Making the unlikely ascension (actually it was more like a resurrection) of the Tampa Bay Buccaneers in 2010 even more impressive was the fact that ownership has been operating the team on a shoestring budget for the past several years.
Apparently, that’s going to change.
In a recent chat at TampaBay.com, Gary Shelton of the St. Petersburg Times wrote that the Glazers “swear” they’ll spend when the Buccaneers are ready to compete for the Super Bowl. Shelton said his information comes from a 30-minute discussion in late March with co-chairman Joel Glazer, who explained that spending in the NFL is an issue of “cycles.”
But is it? Does it make sense for an NFL franchise to dog paddle with a tightened belt in the hopes of putting together a nucleus of young players and then breaking out big money either for keeping those good young players in place or adding established veterans? Or should a franchise have a sustained commitment to spending in the hopes of being competitive on a year-in and year-out basis?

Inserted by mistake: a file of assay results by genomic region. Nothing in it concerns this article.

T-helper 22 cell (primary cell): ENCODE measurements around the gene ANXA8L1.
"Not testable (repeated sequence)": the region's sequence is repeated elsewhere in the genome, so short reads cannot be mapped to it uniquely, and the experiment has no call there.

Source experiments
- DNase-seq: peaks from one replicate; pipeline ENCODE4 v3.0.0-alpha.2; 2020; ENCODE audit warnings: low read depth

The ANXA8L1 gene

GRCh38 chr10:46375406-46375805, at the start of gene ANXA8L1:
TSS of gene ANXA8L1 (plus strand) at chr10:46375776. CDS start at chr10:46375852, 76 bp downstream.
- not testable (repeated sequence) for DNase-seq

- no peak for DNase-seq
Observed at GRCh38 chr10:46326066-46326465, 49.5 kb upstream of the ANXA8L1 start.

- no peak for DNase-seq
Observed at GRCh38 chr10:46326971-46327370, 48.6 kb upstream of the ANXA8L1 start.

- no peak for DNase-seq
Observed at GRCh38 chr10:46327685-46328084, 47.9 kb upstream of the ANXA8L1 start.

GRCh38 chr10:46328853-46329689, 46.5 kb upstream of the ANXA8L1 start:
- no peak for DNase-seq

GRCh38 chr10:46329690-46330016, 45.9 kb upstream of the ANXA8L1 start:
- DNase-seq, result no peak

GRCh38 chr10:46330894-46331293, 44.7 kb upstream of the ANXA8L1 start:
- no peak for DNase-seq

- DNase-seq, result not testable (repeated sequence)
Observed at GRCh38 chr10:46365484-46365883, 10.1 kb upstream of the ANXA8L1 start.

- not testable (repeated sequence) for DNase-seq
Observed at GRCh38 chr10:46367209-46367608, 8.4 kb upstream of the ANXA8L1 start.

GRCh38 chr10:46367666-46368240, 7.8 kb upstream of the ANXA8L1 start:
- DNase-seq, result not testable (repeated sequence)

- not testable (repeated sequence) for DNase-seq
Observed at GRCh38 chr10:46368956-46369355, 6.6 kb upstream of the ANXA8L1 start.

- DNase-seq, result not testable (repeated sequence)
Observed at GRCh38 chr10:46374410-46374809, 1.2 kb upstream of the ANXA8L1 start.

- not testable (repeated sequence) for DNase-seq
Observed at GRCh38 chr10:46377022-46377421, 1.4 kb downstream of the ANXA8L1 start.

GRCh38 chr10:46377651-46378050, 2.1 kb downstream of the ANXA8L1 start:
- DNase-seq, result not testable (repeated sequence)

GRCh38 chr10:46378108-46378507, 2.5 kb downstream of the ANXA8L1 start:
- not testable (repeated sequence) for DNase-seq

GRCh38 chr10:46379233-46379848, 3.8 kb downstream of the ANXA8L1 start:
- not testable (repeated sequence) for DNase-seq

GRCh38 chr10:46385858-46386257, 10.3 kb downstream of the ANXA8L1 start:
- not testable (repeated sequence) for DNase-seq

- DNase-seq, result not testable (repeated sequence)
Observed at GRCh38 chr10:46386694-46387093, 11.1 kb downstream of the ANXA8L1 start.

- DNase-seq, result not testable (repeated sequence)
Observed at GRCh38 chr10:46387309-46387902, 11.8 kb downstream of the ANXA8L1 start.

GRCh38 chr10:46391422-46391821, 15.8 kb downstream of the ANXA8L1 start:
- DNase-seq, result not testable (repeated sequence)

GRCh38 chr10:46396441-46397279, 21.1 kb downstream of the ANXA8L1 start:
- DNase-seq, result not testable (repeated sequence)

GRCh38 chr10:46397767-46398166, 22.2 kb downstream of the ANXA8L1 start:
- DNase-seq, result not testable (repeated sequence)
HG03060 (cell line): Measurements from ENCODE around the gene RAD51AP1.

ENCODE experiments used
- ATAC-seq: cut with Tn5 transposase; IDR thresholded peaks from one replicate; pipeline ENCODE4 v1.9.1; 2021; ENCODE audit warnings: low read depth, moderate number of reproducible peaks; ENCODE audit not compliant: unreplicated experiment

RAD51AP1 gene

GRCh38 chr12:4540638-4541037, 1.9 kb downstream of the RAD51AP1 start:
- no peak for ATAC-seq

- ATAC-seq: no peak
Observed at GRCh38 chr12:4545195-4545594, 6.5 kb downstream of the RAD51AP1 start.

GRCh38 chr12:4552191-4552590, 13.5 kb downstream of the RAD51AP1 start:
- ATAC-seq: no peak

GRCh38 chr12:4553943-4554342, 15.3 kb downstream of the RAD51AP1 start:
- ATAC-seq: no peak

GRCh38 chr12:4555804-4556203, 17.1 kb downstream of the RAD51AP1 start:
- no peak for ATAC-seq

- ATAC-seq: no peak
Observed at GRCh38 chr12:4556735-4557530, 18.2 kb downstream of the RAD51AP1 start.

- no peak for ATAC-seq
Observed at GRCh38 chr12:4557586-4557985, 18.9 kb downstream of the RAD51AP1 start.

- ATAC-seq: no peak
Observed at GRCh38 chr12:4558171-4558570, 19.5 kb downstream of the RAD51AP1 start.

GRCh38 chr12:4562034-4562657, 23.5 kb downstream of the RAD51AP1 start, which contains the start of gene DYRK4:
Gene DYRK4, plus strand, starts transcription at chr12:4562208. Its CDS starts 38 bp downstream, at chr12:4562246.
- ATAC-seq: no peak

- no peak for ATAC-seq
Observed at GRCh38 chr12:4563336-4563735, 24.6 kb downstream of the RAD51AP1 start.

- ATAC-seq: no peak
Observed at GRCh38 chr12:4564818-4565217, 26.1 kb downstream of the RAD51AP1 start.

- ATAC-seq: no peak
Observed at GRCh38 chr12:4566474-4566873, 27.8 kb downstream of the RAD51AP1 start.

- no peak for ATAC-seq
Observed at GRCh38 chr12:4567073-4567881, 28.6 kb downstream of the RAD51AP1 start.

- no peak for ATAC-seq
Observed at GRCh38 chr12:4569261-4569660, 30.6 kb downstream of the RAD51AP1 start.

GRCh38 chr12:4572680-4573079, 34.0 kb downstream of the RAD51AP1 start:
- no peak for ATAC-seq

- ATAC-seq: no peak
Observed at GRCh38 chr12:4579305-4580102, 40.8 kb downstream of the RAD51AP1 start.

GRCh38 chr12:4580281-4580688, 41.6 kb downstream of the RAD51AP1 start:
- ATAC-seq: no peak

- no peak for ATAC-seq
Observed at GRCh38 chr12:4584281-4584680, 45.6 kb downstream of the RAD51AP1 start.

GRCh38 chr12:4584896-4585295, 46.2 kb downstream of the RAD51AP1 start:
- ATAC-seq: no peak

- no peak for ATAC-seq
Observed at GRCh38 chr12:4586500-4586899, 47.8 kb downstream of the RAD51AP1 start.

The fact that the Glazers believe spending should occur in cycles confirms the importance of both a salary floor and a salary cap, preferably without much spread between the two. The absence of either device would permit a team to accept a few down years — and stuff their coffers with the money saved on salaries — and then overspend when the team believes there’s a chance to win it all.
For the sake of long-term competitive balance, it makes more sense to have consistent maximums and minimums that apply to spending. There needs to be a sense for every team that each year could be the year that ends with the hoisting of the Lombardi Trophy.